Long before I started writing for shelter magazines I read them. And the one I read the most was Metropolitan Home. When it folded in 2009 it really left a void in my design inspiration library.
Though I loved Dominique Browning’s editor’s note in House & Garden (another print publication casualty of the time), the designs in Met Home had a more youthful vibe about them. And they were usually more accessible. For example, each issue included a “Hi-Lo” feature that showed how the style of a particular $10,000 sofa might be interpreted for $3000. (The Lo examples were never THAT cheap, but they were at least available to the public.)
I was therefore delighted to read about Met Home’s impending resurrection. I hope I’m one of the “select Hearst subscribers” who receives a copy next week. If not, I’ll be certain to track it down on the newsstand.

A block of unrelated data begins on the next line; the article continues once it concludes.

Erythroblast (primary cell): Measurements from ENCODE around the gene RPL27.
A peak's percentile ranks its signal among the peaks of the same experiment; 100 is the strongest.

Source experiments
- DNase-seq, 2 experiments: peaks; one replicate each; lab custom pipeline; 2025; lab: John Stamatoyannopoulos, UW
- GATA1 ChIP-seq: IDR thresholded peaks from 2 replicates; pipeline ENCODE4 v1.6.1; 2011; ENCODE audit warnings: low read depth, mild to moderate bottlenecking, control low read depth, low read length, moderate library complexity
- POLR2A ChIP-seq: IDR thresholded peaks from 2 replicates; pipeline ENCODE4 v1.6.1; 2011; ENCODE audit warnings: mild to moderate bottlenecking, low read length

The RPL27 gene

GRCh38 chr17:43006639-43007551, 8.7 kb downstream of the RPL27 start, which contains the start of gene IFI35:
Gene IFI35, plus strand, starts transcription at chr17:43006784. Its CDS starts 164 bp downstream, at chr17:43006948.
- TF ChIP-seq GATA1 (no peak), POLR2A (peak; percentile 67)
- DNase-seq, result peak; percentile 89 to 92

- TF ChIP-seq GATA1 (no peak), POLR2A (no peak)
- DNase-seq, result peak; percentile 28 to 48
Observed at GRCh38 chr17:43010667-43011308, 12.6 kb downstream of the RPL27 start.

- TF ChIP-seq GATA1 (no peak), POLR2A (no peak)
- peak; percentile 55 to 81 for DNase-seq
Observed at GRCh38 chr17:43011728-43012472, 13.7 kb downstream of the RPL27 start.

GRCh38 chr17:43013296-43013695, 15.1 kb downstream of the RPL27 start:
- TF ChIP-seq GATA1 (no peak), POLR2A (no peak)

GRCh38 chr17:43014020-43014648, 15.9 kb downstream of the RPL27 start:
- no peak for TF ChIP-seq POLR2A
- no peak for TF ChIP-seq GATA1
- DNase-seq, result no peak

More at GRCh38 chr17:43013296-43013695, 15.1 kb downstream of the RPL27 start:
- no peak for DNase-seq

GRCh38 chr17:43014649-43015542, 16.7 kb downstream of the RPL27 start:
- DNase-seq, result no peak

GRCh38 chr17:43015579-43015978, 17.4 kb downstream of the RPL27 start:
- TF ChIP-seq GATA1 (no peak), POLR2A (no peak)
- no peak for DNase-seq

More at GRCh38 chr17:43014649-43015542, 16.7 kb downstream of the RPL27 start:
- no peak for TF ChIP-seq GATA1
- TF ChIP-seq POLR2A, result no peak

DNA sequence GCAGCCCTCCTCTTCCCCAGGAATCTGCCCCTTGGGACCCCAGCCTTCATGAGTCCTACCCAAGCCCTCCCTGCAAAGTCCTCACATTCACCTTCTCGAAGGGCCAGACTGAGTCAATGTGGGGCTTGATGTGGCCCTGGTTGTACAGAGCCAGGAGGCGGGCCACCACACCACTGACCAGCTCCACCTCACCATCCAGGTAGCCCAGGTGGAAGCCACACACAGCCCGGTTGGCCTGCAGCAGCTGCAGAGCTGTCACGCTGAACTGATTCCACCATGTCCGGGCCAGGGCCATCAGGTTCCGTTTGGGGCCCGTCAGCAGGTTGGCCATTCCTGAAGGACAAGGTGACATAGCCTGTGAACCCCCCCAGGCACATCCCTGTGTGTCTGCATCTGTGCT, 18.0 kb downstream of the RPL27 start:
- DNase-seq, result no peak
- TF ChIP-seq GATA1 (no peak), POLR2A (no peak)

In the meantime, I’ll continue to page through Elle Decor, House Beautiful (formerly edited by Newell Turner who is at the helm of the new Metropolitan Home) and—my current favorite—World of Interiors. How about you? Do print publications still show up in your mailbox? Or have you moved entirely to browsing digital images for design inspiration?
Here are some other things that caught my attention this week:
The Pope advocating for more mercy, less judgment.
Some reasons for taking a weekly tech sabbath (podcast).
A light-filled studio for a fiber artist.
“Buttony” – a brilliant little short story featuring a childhood game I used to play.
Melissa McCarthy performing Colors of the Wind. (Fast forward to minute 6:00)